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plampione Newbie
Joined: 04 Mar 2007 Posts: 4

Posted: Mon Mar 05, 2007 2:52 pm Post subject: How to use math in impress? 


Dear All,
I used to use Powerpoint with the excellent TexPoint plugin, and I am now interested in trying OO for my presentations. I have a few questions related to math:
Is there a way to include math formulas inline? Somethign that would enable me, for example, to write in proper font: \forall a \in A, \exists b \in B ... (with \forall, etc, replaced by the proper characters).
Is there a way to NOT protect formula size by default? It is so incredibly annoying not to be able to resize formulas in a single click...
Is there a FAST way to use subscripts and superscripts?
Is there a fast way to introduce special symbols, such as arrows, set operators, etc, while typing text?
Thanks! 

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acknak Moderator
Joined: 13 Aug 2004 Posts: 4295 Location: ~ 40°N,75°W

Posted: Mon Mar 05, 2007 3:21 pm Post subject: 


I've not used Math at all for a presentation: you're right, it's astoundingly clunky for anything beyond a bare formula.
About the best approach I could find is to create the content in Writer, where you can have true inline equations, then paste that into a presentation (the default paste format is OLE object). Even then, it's a bit of work to get it to look right, and it seems impossible to edit a formula within an OLE object. You can of course go back and edit it in the Writer document and then copy/paste it again.
This method does at least allow you to smoothly scale the size of the text+formula object.
I found it suprising that you can't copy/paste a formula out of the standalone Math window at all.
PS: Reading your post again, I have to ask: You are aware that OOO includes a very nice formula editor, aren't you? If not, try Insert > Formula, then in the lower (editing) panel, type: Code:  forall a_i in A, exists b_i in B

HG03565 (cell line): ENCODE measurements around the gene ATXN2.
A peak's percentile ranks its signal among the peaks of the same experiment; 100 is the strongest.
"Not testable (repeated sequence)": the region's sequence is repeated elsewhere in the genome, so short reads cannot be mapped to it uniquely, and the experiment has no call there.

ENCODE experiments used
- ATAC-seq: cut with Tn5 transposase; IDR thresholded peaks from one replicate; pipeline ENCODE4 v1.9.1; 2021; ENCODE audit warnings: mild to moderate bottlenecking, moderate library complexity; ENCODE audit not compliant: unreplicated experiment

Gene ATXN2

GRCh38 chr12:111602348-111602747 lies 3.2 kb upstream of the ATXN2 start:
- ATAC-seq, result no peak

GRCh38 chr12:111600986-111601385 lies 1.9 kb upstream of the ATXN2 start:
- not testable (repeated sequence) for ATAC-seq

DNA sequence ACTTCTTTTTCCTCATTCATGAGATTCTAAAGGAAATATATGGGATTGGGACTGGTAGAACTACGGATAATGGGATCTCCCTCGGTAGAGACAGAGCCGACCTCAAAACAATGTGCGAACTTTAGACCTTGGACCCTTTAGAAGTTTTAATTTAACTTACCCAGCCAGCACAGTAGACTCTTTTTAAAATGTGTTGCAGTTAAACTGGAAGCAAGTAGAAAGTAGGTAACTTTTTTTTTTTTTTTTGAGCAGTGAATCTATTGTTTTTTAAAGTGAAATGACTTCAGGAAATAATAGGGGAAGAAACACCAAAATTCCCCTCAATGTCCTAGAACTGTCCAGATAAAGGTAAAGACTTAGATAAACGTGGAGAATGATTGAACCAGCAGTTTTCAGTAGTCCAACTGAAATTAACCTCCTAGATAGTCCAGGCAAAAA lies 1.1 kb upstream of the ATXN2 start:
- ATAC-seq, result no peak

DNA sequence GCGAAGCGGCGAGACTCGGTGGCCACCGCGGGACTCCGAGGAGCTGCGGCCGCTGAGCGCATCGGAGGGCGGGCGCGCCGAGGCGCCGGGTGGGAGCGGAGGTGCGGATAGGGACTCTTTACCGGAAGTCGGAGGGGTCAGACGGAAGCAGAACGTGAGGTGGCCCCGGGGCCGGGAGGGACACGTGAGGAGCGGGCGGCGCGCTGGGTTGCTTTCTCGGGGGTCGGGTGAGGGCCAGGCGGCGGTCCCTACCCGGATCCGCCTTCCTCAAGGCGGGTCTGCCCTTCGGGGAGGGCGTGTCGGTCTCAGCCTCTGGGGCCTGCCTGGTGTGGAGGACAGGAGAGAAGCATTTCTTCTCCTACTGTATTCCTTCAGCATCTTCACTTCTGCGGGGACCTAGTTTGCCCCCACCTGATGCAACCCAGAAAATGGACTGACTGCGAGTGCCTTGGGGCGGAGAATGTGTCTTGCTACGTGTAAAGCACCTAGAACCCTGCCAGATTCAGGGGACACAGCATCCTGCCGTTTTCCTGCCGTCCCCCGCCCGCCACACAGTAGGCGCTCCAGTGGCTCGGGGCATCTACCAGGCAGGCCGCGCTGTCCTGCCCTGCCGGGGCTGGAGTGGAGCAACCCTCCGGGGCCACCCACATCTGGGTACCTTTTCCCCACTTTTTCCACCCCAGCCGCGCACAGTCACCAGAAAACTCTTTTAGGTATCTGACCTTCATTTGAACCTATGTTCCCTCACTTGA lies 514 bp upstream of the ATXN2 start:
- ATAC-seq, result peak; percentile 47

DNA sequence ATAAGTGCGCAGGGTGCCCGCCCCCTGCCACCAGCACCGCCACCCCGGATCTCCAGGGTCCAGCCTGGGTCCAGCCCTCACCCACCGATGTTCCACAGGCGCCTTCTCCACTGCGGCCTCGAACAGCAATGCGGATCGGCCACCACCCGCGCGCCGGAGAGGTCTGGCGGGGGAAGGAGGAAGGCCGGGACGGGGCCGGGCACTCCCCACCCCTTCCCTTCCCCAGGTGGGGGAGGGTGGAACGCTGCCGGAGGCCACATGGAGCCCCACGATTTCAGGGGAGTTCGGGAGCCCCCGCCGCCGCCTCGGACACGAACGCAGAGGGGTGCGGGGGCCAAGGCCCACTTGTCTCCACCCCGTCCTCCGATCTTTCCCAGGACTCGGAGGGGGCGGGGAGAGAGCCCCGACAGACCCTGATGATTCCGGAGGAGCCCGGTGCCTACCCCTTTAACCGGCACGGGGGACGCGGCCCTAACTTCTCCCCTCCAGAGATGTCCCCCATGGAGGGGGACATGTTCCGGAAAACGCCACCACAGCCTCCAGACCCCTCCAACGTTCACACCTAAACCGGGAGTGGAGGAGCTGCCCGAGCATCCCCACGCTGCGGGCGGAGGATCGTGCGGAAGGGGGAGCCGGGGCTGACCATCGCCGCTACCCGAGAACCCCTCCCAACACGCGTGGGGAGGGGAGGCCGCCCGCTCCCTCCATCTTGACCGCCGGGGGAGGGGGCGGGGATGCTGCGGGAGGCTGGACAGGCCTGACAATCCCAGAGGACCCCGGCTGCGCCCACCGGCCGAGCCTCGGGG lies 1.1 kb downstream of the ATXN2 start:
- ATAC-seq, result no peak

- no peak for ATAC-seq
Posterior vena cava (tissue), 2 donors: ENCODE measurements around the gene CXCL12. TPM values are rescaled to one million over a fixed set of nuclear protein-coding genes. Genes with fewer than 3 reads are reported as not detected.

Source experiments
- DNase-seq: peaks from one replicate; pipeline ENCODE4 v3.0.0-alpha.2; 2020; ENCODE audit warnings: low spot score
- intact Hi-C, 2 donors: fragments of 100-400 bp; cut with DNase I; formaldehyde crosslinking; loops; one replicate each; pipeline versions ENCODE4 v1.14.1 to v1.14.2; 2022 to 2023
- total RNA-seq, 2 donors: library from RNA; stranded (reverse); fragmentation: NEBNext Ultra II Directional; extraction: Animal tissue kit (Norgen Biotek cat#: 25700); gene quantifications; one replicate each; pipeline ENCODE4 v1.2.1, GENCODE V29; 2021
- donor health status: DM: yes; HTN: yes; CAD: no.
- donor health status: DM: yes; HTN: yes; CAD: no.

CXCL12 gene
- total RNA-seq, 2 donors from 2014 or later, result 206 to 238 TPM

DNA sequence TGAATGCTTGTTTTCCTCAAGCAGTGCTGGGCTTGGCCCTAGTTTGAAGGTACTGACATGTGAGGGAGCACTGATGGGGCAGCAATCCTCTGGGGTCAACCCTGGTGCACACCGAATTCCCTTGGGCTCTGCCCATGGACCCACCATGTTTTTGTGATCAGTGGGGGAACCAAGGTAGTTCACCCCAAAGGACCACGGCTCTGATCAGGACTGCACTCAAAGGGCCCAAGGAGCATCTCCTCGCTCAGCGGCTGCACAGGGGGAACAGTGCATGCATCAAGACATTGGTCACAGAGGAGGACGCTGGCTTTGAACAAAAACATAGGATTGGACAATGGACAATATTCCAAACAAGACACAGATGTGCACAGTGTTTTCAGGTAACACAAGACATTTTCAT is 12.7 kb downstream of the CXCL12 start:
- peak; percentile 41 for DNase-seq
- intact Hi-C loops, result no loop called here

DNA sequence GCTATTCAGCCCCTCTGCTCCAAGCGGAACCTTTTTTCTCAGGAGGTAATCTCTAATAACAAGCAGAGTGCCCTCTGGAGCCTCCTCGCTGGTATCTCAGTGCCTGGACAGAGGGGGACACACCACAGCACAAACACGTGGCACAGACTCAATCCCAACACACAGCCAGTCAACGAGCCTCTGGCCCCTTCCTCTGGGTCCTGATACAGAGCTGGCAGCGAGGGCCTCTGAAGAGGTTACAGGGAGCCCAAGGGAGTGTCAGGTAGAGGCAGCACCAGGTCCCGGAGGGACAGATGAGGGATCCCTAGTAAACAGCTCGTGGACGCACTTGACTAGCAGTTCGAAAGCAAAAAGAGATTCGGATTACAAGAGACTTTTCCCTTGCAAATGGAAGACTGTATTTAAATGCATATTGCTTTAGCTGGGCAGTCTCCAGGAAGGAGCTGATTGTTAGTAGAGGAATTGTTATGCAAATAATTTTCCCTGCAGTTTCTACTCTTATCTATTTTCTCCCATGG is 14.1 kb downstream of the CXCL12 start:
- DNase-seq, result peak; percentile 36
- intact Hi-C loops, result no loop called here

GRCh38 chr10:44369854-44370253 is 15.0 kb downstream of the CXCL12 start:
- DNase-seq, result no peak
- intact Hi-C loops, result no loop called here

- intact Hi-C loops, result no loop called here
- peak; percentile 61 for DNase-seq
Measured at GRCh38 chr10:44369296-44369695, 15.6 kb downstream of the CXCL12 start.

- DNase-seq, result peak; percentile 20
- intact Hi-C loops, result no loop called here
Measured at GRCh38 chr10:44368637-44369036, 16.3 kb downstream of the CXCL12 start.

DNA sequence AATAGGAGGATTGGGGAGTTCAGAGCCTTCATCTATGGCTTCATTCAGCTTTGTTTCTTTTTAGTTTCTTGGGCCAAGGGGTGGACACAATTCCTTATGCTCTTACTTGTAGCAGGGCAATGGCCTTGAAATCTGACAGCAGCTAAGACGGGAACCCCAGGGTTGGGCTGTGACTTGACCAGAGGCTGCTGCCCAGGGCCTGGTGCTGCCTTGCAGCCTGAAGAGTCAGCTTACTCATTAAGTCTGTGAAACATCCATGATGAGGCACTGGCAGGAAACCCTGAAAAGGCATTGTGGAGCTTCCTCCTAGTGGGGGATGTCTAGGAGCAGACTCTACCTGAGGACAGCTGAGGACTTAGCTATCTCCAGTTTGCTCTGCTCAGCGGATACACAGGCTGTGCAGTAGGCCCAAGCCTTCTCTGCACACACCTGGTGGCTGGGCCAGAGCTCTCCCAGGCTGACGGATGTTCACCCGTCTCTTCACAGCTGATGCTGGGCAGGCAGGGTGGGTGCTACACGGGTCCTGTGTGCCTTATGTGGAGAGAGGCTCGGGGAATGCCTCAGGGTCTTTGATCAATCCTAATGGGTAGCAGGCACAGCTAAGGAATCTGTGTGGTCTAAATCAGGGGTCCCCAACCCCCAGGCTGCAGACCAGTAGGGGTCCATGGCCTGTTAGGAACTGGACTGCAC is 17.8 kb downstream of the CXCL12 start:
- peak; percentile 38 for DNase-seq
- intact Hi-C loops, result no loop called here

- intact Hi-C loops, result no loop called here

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plampione Newbie
Joined: 04 Mar 2007 Posts: 4

Posted: Mon Mar 05, 2007 3:31 pm Post subject: 


Ok, this means OO sucks for scientific presentations.
Does anyone know how to extend the autocorrect feature?
Maybe I can teach OO at least to replace \alpha with the symbol alpha, \in with the symbol "belongs", etc, automatically... 

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ftack Moderator
Joined: 27 Jan 2003 Posts: 3102 Location: Belgium

Posted: Tue Mar 06, 2007 2:12 am Post subject: 


Quote: 
s there a way to include math formulas inline? Somethign that would enable me, for example, to write in proper font: \forall a \in A, \exists b \in B ... (with \forall, etc, replaced by the proper characters).

You can embed math equations in Impress documents using Insert  OLE object  OOO Formula. However, you cannot have them "inline" with iother text objects: there is manual aligning of the different objects involved.
However, the Math editor allows for coding some more than one formula: you could also have accompanying text within one object, e.g.
Code: 
alignl
forall a "in" A "if" a in E divides {} newline
alignc
{ax^2 + b = c}

where alignl and alignc leftalign and center align (obvious the math in the example is nonsense
Text in quotes "" is treated as "text". Without quotes, it is treated as variables.
Quote: 
Is there a way to NOT protect formula size by default? It is so incredibly annoying not to be able to resize formulas in a single click...

The size of OOo objects is indeed protected. The object can be unprotected, resized, but the automaticall;y is protected again. i consider this a bug and it has been filed: see
http://qa.openoffice.org/issues/show_bug.cgi?id=28813